The Differences Between Monosaccharides & Polysaccharides

By Jess Kroll
Simple carbohydrates, like those contained in powdered sugar, are quickly broken down into energy.
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Carbohydrates, which are chemical compounds consisting of carbon, hydrogen and oxygen, are one of the primary sources of energy for organic life. Also known as saccharides, or more commonly as sugars, carbohydrates are often subcategorized by their chemical structure and complexity into three different types: monosaccharides, disaccharides and polysaccharides. Each of these compounds have their own distinct structure and purpose within biochemistry.


Monosaccharides are the most simple of carbohydrate compounds, consisting of only one chemical ring. Monosacchrides themselves are further divided into aldoses and ketoses, as well as different types on monosaccharides depending on the number of carbon atoms present in the chemical ring. Because there is only one ring in the molecule monosaccharides are quickly broken down and provide an immediate and short feeling of energy. The name itself, with the prefix "mono," refers to the fact that there is only one saccharide ring present.


One step higher in the complexity of sugars, disaccharides consist of two chemical rings. The individual monosaccharides are joined by an oxygen atom, a weaker bond than those used to hold the individual monosaccharides together, thus making each ring easy to break apart. Disaccharides can consist of either two of the same monosaccharides, such as maltose (two glucose monomers), or two different monosaccharides, such as lactose (one galactose and one glucose). The dual rings make disaccharides slower to break down than monosaccharides. Again, the prefix "di" refers directly to the fact that there are two chemical rings in the molecule.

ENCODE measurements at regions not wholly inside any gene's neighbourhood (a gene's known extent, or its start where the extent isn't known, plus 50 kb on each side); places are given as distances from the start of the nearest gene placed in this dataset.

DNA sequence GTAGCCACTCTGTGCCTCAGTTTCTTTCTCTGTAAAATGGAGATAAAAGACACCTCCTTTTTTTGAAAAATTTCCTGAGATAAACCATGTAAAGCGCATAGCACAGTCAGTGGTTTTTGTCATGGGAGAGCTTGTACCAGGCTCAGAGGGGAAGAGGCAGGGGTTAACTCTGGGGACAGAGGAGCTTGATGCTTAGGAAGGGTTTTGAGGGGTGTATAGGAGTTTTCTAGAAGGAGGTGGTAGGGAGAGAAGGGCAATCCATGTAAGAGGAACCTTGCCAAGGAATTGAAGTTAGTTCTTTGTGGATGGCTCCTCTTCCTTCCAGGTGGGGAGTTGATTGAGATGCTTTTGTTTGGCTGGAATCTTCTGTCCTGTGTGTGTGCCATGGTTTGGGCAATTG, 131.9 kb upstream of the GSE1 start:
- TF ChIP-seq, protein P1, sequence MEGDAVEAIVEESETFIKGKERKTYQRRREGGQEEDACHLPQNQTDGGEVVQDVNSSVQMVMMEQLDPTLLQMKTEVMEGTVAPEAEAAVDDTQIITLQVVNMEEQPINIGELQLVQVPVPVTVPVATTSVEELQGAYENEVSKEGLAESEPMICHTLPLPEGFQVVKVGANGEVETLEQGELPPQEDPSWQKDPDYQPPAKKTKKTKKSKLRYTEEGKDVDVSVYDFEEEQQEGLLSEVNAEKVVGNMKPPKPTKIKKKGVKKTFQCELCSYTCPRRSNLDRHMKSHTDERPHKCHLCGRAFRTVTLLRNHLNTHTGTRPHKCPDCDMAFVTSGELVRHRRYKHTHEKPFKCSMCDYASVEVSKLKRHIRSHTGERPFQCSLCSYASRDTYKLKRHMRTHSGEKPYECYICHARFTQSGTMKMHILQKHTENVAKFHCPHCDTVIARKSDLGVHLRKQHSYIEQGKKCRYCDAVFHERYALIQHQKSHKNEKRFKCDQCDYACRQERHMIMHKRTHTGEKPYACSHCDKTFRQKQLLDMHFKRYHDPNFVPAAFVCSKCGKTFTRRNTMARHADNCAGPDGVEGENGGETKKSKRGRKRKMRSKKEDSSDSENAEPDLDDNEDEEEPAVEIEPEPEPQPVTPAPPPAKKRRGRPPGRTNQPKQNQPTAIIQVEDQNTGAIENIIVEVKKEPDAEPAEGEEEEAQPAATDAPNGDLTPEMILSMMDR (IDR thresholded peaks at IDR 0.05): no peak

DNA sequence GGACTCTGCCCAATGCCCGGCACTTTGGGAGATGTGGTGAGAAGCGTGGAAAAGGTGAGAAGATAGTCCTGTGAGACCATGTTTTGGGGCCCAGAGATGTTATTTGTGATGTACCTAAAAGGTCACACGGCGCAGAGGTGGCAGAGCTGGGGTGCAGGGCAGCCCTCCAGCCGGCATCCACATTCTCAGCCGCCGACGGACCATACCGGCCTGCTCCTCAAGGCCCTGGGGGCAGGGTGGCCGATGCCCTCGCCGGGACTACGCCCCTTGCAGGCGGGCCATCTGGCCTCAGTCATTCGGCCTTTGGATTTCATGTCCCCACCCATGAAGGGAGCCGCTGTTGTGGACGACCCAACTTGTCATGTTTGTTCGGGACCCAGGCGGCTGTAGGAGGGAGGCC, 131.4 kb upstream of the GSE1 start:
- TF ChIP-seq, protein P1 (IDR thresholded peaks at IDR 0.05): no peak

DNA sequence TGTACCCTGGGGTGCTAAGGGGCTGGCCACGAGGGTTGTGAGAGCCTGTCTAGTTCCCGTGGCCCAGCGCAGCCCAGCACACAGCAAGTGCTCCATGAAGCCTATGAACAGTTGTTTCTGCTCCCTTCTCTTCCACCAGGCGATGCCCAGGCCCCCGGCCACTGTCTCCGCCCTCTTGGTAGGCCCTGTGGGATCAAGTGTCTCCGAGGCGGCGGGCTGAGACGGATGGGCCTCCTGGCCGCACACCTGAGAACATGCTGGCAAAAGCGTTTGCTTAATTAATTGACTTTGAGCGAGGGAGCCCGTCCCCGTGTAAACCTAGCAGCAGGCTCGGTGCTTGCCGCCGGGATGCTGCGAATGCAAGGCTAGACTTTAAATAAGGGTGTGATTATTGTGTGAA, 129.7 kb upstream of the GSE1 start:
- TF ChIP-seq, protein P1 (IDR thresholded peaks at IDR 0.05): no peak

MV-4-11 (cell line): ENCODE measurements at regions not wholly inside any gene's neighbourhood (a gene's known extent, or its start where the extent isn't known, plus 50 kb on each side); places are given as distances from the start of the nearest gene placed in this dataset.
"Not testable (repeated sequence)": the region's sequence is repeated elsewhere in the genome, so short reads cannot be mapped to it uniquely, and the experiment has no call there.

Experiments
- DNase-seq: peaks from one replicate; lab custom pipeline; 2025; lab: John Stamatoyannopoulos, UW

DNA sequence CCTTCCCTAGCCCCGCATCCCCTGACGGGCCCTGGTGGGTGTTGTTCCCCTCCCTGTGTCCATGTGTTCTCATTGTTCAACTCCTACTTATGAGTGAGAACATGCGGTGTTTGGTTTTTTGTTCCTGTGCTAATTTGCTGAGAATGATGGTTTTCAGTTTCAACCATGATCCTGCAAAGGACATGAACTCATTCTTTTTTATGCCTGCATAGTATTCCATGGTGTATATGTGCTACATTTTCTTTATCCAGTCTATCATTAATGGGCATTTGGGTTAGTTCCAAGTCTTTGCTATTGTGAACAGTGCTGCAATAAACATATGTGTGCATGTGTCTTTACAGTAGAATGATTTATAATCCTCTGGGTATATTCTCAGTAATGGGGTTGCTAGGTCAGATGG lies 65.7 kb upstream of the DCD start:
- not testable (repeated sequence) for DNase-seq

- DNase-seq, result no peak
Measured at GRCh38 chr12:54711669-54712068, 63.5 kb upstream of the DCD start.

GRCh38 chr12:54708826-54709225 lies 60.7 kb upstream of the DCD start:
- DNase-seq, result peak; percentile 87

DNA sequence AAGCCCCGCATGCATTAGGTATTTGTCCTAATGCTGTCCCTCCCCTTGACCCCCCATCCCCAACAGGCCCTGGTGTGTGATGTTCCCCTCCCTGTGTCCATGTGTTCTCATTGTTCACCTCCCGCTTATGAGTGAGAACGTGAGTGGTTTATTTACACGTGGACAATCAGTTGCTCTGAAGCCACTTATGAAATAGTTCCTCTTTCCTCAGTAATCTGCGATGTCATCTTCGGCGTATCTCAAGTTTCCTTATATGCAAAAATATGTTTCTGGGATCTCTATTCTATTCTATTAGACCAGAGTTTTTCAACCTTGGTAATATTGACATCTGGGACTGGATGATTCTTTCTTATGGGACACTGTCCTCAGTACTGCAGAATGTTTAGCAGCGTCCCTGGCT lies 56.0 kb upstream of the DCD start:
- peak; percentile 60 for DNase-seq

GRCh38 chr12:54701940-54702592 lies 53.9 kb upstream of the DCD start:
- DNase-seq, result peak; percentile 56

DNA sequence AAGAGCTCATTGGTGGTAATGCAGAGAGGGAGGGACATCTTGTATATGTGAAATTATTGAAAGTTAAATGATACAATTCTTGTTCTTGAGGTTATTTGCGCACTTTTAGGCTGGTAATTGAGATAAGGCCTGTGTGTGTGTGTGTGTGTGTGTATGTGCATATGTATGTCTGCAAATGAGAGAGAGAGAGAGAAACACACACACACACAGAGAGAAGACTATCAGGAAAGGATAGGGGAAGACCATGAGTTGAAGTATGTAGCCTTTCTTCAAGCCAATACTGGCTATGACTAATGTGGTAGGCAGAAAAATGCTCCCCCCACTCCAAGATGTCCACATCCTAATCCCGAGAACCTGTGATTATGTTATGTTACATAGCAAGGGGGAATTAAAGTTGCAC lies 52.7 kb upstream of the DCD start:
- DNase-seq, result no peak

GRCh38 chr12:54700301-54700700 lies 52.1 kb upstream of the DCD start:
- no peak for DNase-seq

Polysaccharides are chains of monosaccharides, again bonded by oxygen molecules, with more than three chemical rings. The prefix "poly" refers to many, meaning that polysaccharides can have any number of individual sacchardies, from three to ten thousand, contained within its chain. As well, some polysaccharides consist of only one type of monosaccharide, while others consist of several different types. Since polysaccharides include many bonded monosaccharides, they are the slowest type of carbohydrate to be broken down.


The speed at which a saccharide is broken dictates how the stored energy is released. Since monosaccharides are the simplest of the compounds, with only one chemical ring, they produce the immediate effect. But since they are so simple they also offer the least energy. The effect is like the sugar rush found after eating candy or other foods with a high simple sugar content. Polysaccharides are slower to completely break down, but also offer the great long-term energy boost. This is why starch, a type of polysaccharide, is often recommended for people who require a long-term energy boost. Hence the term "carbo loading" for long-distance runners.